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Standing Out

Matt Stairs, Blue Jays
After a cold May and an even colder start to June, Matt Stairs needed a game like this; a 3-for-5 game with a home run, a double, two runs scored and five RBIs. If you used to own Chris Duncan, this is his replacement on your roster.
Kevin Kouzmanoff, Padres
We could have tabbed Adrian Gonzalez here, as well. Kouzmanoff left six men on base with his 1-for-4 night, Gonzalez left five in an 0-fer performance. The Chase Headley watch continues.
News and Notes

Trouble at the top? The Red Sox may be in first place, but they seem to be falling apart. Jacoby Ellsbury sprained his wrist making a diving catch (X-rays were negative and he is day-to-day) capping off a night where Coco Crisp got ejected for brawling with James Shields and Jonny Gomes of the Rays, and later saw Manny Ramirez and Kevin Youkilis needing to be separated from each other in the dugout. All this, and the team is on a 15-game home winning streak! Imagine what might happen if they start losing. … Joe Crede sat out another game for the White Sox with a bruised right wrist. Crede says he will be able to play Friday. … Suspensions will be forthcoming for Coco and Co., but the league has already doled out punishment to Matt Kemp and Yorvit Torrealba for their wrestling match earlier in the week. Kemp will miss four games and Torrealba three, though both are appealing and will continue to play until their cases are heard. … The Padres' Tadahito Iguchi appears headed for the disabled list after separating his shoulder, stumbling while trying to avoid a hard-hit ground ball on the base paths. Manager Bud Black says the initial report is that Iguchi could miss at least a month. Edgar Gonzalez likely will fill in, at least for now. … Jimmy Rollins was taken out of Friday's game by manager Charlie Manuel for a "lack of hustle" but rest assured, he says he got the message and should be back in the lineup on Friday. … Rick Ankiel missed both ends of the Cardinals' day-night double-header with an infection in his right knee. No word on when he'll be able to get back into action. … Josh Anderson will continue to get time in the Braves outfield as Greg Norton's left knee continue to give him problems. … Rangers pitcher Vicente Padilla, who has been on a bereavement leave, is scheduled to rejoin the team and pitch on Friday against the Rays. … Dave Trembley has given shortstop Freddie Bynum a vote of confidence despite his .212 average.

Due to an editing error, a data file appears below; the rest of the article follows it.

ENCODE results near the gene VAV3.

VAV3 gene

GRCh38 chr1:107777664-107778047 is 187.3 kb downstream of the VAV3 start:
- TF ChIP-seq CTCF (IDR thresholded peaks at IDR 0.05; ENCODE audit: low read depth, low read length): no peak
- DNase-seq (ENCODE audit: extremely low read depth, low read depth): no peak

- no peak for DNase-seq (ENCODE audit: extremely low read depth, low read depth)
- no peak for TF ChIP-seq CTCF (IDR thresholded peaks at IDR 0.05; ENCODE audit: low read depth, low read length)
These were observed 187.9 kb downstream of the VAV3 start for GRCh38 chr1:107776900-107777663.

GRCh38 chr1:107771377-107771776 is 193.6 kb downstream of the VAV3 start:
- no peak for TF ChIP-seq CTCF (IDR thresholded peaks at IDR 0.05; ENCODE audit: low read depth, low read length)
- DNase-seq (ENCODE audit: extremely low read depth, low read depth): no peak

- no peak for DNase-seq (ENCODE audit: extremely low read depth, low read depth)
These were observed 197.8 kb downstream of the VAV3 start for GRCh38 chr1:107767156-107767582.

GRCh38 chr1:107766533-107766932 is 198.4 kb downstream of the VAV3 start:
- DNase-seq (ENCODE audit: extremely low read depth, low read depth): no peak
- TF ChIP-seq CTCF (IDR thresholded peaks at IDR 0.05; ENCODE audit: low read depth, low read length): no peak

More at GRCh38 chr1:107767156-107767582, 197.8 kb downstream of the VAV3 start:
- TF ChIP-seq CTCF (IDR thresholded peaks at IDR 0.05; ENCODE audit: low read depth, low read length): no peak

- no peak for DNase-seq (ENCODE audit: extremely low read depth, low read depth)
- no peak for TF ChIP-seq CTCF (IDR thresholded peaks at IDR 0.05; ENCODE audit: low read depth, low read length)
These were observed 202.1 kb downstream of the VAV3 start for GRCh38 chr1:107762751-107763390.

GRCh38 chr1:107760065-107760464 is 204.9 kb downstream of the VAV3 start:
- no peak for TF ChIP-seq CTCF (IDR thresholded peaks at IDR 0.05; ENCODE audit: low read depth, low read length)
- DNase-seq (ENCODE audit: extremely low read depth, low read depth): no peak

They Wrote It

"The Tigers took Ryan Perry in the first round and followed up with former Team USA closer Cody Satterwhite and Kentucky reliever Scott Green in the second and third rounds, so they might simply sign all these players and replace their entire bullpen by July 1."

-- Keith Law Full Story


• The Cincinnati Reds brought Homer Bailey back to the big leagues from Triple-A Louisville and released aging veteran Scott Hatteberg. After going 4-2 with a 5.76 ERA in nine starts last season, Bailey had a more promising 2008 debut, giving up only two earned runs (five overall) on just four hits in 6 1/3 innings against the Phillies.

• Minnesota activated Scott Baker from the DL and threw him right into action against the Orioles. Baker gave up two runs and five hits in five innings. Infielder Matt Macri was sent down to Triple-A.

• Reason No. 807 why you don't draft rookies too early in fantasy, even highly touted ones: J.R. Towles has been sent to Triple-A Round Rock by the Astros after hitting only .145 in 42 appearances. Humberto Quintero will take his spot on the roster and will share time with Brad Ausmus, who is only hitting .195 himself.

On The Farm

Vernon Wells began his rehab assignment at Class A Dunedin with a bang. Wells, who was the team's designated hitter, went 2-for-4 with two runs scored and four RBIs, a good sign that his broken left wrist has healed both properly and ahead of schedule.

Ryan Doumit, the Pirates' catcher, went 1-for-3 for Double-A Altoona as he recovers from a fractured left thumb. Expect Doumit to be activated Friday, at the expense of a disappointing Ronny Paulino.

Matt Holliday delayed the start of his hamstring recovery due to rainy weather in Colorado Springs, but Brad Hawpe continued his slow return from the disabled list, going 1-for-4 in his third rehab game for the Triple-A club. Hawpe could return as early to the injury-plagued Rockies as soon as Friday.